Review of Lucky Bastard

Review of Lucky Bastard: My Life, My Dad, and the Things I’m Not Allowed to Say on TV Written by Joe Buck
Rating *****

I’ve lived in St. Louis for most of the 80s and 90s. To me and many others, the voices of Jack Buck and Mike Shannon were synonymous with summer. I was there when Joe Buck started his career. I was one of those complaining that Joe only got the job because of his father. But as Joe writes in his book, name recognition will only get you so far. You still have to deliver.

I’ve been impressed with Joe’s ability to handle major sporting events with such ease. His behind the scenes take on how he has gotten to this level is an entertaining read. I especially enjoyed his humor. I laughed out loud throughout this book.

One particular pregame skit, which wasn’t in the book but has stayed with me nonetheless, involved Joe and his football partner Troy Aikman. Troy and Joe are getting ready to go on air. A group of people attends to Troy: fixing his hair, brushing his suit coat, applying makeup. Joe is shown standing all alone. “Can I get a bottle of water,” Joe asks someone off screen. A water bottle comes flying into the shot and hits Joe in the chest. It’s that kind of self-deprecating humor that permeates this book. Here are just a few examples: Joe talks about climbing Mt. Kilimanjaro with his daughter and how he wasn’t the outdoors type. “If you see me going for a hike, I am probably looking for my golf ball.” In the same section, he talks about how the trip to Africa will keep him away from his future wife for two weeks. “A two-week trip does not sound long, I think we’ve had commercial breaks during the Super Bowl that lasted that long.” Joe also knows how to tell a funny story. He talks about interviewing a couple of Seattle defensive players before the Superbowl with Denver. Joe said he had a sense that things were not going to go Denver’s way. At one point one of the players said, “We don’t care what Peyton Manning does at the line of scrimmage. He can say ‘Omaha’ five hundred times. We’re not moving.” I can hear Peyton yelling “Omaha” right now in that lopsided loss.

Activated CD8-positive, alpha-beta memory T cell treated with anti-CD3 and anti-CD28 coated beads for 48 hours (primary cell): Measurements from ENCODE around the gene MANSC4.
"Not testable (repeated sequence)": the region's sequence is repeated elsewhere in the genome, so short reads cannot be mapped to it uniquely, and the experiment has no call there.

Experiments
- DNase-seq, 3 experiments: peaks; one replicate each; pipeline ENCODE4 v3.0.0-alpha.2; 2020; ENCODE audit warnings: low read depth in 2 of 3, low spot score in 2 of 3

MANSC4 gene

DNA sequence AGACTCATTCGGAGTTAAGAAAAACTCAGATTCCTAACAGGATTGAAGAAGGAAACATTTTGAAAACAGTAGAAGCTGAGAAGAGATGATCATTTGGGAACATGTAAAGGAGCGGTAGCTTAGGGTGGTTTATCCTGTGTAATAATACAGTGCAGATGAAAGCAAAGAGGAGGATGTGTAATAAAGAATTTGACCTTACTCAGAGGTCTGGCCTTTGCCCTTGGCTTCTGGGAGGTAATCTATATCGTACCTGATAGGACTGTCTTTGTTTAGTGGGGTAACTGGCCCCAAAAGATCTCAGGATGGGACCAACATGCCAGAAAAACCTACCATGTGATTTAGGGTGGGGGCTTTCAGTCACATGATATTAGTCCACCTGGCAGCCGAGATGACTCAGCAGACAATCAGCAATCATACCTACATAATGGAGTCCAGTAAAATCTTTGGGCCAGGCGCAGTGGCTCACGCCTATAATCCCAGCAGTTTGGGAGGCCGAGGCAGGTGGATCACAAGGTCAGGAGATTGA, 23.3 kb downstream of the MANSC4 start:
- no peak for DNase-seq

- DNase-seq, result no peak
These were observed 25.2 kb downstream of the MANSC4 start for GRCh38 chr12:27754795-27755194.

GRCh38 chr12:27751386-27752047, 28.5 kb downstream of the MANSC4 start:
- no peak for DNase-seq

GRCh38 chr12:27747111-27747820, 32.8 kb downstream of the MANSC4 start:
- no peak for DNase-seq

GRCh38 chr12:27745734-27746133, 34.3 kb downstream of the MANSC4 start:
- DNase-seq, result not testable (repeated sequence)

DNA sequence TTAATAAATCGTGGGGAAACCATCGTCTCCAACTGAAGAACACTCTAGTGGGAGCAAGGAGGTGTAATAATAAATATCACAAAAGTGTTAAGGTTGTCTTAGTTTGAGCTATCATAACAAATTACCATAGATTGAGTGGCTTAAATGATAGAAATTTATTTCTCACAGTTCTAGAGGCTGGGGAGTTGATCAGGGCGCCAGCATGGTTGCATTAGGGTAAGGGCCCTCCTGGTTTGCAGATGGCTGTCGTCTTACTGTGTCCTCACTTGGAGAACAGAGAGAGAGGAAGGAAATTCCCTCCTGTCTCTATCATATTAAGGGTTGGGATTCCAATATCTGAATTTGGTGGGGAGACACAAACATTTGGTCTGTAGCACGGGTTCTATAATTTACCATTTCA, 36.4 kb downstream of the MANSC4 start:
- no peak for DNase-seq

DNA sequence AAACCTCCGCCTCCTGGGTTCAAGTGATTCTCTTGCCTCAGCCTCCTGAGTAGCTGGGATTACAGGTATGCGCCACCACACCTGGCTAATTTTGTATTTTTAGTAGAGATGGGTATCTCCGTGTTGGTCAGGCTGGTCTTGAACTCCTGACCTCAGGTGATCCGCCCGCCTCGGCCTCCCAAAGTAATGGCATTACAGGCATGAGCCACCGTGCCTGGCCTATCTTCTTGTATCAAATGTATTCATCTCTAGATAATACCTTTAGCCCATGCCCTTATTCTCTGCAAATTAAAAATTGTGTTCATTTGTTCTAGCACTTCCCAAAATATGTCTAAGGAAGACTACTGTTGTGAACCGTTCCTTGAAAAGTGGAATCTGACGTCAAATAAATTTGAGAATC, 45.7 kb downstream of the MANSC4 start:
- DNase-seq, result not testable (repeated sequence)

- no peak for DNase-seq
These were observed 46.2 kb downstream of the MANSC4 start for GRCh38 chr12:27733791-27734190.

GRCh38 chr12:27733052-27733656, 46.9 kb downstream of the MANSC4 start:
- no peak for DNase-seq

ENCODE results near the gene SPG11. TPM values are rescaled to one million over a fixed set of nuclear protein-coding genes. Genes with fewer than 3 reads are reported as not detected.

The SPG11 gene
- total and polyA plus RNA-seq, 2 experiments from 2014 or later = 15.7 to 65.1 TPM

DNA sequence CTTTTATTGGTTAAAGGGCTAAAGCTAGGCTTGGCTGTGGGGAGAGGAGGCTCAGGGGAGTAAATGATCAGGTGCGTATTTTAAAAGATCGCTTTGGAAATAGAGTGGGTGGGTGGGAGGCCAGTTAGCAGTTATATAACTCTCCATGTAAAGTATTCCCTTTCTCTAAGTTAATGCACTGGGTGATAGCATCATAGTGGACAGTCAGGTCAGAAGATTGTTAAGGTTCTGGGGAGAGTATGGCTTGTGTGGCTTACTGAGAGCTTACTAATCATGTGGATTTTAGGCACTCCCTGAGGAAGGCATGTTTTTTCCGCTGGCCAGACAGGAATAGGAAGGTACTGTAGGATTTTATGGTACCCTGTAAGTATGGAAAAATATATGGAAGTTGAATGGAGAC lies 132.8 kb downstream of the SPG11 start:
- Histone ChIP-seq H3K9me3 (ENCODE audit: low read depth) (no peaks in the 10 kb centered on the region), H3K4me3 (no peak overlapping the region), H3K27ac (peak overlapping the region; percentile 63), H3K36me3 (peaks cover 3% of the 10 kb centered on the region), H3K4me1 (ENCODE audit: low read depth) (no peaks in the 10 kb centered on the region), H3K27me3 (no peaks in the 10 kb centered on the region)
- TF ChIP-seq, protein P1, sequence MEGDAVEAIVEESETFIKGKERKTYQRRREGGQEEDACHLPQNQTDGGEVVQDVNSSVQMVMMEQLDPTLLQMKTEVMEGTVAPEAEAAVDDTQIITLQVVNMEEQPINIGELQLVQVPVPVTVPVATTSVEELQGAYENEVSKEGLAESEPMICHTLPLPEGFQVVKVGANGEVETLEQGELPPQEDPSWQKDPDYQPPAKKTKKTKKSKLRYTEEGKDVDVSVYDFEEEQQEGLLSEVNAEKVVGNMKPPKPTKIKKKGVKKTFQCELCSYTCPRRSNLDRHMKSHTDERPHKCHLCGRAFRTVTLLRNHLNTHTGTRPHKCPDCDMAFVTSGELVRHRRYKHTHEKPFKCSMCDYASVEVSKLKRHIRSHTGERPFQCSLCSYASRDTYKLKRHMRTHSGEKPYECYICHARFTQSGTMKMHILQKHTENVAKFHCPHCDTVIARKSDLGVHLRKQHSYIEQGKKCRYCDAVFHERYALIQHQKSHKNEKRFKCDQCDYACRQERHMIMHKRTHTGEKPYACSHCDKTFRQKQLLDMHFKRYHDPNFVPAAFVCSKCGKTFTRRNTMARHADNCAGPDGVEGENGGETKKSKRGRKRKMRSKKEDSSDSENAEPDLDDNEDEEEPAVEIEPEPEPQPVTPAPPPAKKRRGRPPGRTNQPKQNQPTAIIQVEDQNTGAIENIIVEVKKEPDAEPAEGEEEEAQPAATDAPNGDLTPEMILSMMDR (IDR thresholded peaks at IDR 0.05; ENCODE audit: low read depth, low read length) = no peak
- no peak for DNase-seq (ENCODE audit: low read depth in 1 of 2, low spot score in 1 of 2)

Joe also gives some insight into what it’s like to be a sports announcer in today’s politically correct climate. He describes how his fear of backlash on social media had affected his on-air performance, always careful not to make a comment that might stir up a controversy.

If you have watched any major sporting event over the last fifteen-plus years, you have listened to Joe Buck. He is one of the best at what he does. I do think, however, that the US Open should be left to the golf analysts who cover the game week in and week out.

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